The initial carbon isotope heterogeneity of a “living matter” is transferred to organic matter via different rate of oxidation of biomass fractions occurring in sediments and diagenesis. However the effect of this factor is insignificant as compared with isotopic shifts conditioned by photosynthesis conditions. Indeed, if to compare maximal isotope differences, found between carbohydrate – protein and lipid fractions, which are about 5-6‰, with the isotopic variations of biomass for different facial conditions which are about 20‰, the expected difference in both cases becomes evident. Keep in mind, among different factors affecting on the facial isotope variations the СО22 concentration ratio in the environment plays a dominant role. Some other factors influencing on isotope variations are also depend on the above ratio. For example, the increase of water salinity leads to the visible 13C isotope enrichment of biomass. It is explained by a decrease in oxygen solubility in water and hence by low photorespiration of water organisms. In particular, the 13С enrichment of terrestrial organic matter as compared with organic matter of marine type as well as the 13С enrichment of organic matter in the course of geosynclynal period, where O2 concentration constantly grows up, is explained by the same manner.

The stratigraphic correlations based on facial isotopic shifts are limited to the frontiers of facial locations.

2.4 Temporal carbon isotope shifts in orogenic cycles and in the following after them climatic oscillations

As said, the most “light” organic matter is formed in orogenic period of the cycle when “atmosphere – hydrosphere” system is filled with СО2, derived in oxidation of sedimentary organic matter in subduction zone. Two reasons determine 12С enrichment of newly formed organic matter at the beginning of the cycle. It is isotopically “light” source for СО2 production (sedimentary organic matter) and the low photorespiration (high СО2 assimilation) in photosynthesis.

In the course of geosynclynal period О2 concentration and, correspondingly, photorespiration grow up. In parallel with it, СО2 concentration falls causing the appearance of Raliegh effect. The latter leads to additional 13С enrichment of organic matter and carbonates. The “heaviest” carbon isotope composition is achieved by the end of the cycle.

Due to long duration of Proterozoic cycles the extent of СО2 pool depletion was greater than in Phanerozoic ones. It might be possible explanation for anomalous 13С isotope enrichment of carbonates in Precambrian. This explanation is not suitable for organic matter, since Raleigh effect will be compensated by low concentration of О2 in the atmosphere (low photorespiration).

Hereinafter there is an example of orogenic cycle manifestation in Proterozoic [14] (Figure 1), which was disclosed by means of carbon isotope ratio of carbonates. As one can see from Figure 1, there are two negative peaks that can be related to two orogenic periods of different neighboring orogenic cycles. Negative peaks indicate that CO2, filling the atmosphere – hydrosphere” system was produced from the source enriched in 12C. Such a source is sedimentary organic matter dropped previously into the sediments and later subjected to oxidation in thermochemical sulfate reduction.

figure 1
Figure 1: Secular variations in δ13C of Late Proterozoic marine carbonates from different stratigraphic groups. Ages of stratigraphic groups were estimated from the best geochronologic information presently available. Figure is taken from Derry et al. (1992). Negative excursion in the δ13C curve, according to the model (Ivlev, 2016), correspond to the onset of “greenhouse” period.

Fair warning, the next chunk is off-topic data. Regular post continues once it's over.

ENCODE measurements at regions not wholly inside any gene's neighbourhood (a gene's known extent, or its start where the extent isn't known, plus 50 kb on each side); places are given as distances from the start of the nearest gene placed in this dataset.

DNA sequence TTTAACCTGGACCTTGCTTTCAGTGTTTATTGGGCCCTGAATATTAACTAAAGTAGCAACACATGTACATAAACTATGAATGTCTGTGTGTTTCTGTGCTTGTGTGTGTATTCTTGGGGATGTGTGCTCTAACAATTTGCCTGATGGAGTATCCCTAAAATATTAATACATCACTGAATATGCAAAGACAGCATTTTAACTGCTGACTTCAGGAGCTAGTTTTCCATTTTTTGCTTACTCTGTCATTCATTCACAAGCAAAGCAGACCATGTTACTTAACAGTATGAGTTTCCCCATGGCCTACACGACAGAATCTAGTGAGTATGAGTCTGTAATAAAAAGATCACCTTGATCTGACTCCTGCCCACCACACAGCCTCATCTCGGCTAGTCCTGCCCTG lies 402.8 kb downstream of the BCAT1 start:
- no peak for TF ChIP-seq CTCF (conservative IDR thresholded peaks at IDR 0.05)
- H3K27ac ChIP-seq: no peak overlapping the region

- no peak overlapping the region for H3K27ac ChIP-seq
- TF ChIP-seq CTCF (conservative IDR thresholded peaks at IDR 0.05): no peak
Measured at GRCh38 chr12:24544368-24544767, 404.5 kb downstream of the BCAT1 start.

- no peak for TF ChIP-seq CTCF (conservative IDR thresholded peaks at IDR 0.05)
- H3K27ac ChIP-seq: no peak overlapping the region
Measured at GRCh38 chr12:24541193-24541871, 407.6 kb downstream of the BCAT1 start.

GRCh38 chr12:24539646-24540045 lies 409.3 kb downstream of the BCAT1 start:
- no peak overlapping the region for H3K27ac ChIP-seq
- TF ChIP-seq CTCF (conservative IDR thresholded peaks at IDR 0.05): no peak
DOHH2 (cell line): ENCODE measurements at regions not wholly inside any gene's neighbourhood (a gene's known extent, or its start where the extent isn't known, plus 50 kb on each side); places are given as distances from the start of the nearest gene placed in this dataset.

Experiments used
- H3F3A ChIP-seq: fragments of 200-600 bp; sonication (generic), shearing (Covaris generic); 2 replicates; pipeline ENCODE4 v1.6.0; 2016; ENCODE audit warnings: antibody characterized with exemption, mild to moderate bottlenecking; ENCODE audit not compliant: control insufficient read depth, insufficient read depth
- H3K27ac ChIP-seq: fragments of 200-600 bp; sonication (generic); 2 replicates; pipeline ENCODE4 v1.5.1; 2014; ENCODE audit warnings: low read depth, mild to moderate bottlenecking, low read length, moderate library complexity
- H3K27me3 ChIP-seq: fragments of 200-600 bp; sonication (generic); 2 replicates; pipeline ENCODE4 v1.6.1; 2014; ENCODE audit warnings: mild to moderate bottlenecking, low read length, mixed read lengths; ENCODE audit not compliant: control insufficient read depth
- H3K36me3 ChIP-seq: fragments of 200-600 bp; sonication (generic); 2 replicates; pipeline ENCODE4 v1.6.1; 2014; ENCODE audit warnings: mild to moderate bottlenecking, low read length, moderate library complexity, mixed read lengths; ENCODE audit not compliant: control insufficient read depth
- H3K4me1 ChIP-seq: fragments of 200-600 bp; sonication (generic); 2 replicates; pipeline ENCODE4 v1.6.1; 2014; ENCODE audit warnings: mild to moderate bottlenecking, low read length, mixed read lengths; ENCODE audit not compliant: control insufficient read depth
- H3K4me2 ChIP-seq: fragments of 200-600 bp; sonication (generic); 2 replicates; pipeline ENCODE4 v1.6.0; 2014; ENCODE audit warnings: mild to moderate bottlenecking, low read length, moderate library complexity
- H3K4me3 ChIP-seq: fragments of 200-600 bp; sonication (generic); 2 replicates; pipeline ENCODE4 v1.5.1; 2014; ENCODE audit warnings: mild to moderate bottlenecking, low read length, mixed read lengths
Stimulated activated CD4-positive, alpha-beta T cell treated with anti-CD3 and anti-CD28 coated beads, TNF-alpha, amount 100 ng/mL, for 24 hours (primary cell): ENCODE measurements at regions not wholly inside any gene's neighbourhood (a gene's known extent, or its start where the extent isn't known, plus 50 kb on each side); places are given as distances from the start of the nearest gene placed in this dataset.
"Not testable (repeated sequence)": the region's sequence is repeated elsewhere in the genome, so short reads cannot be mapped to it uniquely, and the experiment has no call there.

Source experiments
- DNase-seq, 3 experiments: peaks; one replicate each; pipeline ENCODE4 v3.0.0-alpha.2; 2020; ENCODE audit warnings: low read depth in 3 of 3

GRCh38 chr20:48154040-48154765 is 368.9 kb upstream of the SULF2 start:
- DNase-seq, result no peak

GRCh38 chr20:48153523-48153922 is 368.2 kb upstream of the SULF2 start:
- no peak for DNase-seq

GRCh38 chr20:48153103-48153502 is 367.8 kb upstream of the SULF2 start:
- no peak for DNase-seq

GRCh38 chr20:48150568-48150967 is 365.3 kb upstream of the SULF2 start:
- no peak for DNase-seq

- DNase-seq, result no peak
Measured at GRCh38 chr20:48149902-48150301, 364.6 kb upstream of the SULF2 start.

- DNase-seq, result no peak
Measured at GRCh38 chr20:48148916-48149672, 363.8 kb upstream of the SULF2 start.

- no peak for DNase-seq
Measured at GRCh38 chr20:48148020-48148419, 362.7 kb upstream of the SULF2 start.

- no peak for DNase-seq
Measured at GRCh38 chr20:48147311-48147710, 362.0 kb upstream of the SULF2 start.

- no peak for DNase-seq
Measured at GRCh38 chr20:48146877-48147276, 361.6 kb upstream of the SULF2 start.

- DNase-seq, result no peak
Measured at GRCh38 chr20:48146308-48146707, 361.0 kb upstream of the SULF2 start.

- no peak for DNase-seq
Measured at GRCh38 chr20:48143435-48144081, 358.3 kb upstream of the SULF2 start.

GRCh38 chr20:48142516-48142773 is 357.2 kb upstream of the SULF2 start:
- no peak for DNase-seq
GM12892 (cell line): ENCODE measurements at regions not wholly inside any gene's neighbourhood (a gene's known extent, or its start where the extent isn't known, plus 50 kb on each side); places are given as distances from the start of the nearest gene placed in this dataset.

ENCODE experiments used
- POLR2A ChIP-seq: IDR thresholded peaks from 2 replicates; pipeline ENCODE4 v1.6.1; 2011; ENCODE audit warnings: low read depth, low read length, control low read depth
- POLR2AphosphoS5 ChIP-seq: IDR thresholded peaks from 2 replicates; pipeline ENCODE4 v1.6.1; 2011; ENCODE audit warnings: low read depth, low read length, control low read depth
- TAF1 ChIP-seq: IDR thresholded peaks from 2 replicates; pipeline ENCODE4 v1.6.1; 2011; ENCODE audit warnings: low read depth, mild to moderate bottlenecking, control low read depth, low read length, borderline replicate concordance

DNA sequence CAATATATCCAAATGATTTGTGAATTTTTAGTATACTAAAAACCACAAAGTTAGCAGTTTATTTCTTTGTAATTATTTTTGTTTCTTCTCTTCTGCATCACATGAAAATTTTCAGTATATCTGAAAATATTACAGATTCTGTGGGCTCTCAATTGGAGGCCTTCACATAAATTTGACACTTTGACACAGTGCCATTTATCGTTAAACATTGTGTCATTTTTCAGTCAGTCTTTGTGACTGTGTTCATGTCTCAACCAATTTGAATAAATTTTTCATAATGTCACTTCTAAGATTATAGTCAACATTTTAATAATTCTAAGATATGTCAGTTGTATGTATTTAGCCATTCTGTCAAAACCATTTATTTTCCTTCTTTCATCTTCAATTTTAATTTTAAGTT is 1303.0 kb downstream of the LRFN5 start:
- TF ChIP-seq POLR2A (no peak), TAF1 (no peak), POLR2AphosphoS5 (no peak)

The facial isotope shifts, which are always present, fail to hide greater isotopic discrepancies arising in orogenic period. Moreover, temporary isotopic shifts can be easily distinguished due to parallel shifts of some other isotopic and non-isotopic parameters, accompanying transition from geosynclynal period of one cycle to orogenic period of another. They are sulfur isotopic shifts of marine sulfates, nitrogen isotopic shifts of nitrates, oxygen isotopic shifts of carbonates, the change in species composition of flora and fauna directed to thermophylic organisms, sea level growth, etc. All these shifts occur practically at the same time. The sign of shifts and its values have a physical sense. As a rule, the transition from aerobic conditions of geosynclynal period to low oxygen or anoxic conditions of orogenic period is followed by dramatic events in biosphere. Breathing organisms belonging to the higher links of the food chains die, whereas primitive organisms more adapted to anaerobic environments survive [15]. This time corresponds to the formations of deposits rich in organic matter. The numerous evidences of magmatic and volcanic activity are typical to this time.

Bazhenova and Sokolov [16], found the irregular stratigraphic distribution of domanicoids (deposits rich in organic matter). It was disclosed practically in all systems of Phanerozoic and Precambrian, including Ediacaran – Cambrian, Devonian – Carboniferous, late Jurassic – early Cretaceous and evidences for existence of orogenic cycles and its global manifestation.

Orogenic cycles are global and cover the entire planet. The easiest way to detect them is to determine the transition from geosynclynal to orogenic period when the isotopic shifts and changes of other coupled characteristics are maximal. For example, the traits characterizing the orogenic cycle in late Cambrian (δ13CCorg. matter, sea level growth, deposits rich in organic matter) were found in Great Britain, in Sweden, in North America, and in Siberia [17]. However to find the shifts indicating orogenic cycle is a rather difficult task because of great duration of cycles and the need to obtain a number of measurements to prove them confidently especially in case of stratigraphic correlation.